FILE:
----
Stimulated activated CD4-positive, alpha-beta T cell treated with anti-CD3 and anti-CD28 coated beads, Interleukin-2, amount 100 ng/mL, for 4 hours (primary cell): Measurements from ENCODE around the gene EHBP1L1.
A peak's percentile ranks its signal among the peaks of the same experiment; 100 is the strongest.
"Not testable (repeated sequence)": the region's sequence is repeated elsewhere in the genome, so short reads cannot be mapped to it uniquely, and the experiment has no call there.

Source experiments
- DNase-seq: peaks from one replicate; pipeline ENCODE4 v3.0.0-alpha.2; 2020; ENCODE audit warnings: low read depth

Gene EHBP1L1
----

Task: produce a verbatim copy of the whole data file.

Stimulated activated CD4-positive, alpha-beta T cell treated with anti-CD3 and anti-CD28 coated beads, Interleukin-2, amount 100 ng/mL, for 4 hours (primary cell): Measurements from ENCODE around the gene EHBP1L1.
A peak's percentile ranks its signal among the peaks of the same experiment; 100 is the strongest.
"Not testable (repeated sequence)": the region's sequence is repeated elsewhere in the genome, so short reads cannot be mapped to it uniquely, and the experiment has no call there.

Source experiments
- DNase-seq: peaks from one replicate; pipeline ENCODE4 v3.0.0-alpha.2; 2020; ENCODE audit warnings: low read depth

Gene EHBP1L1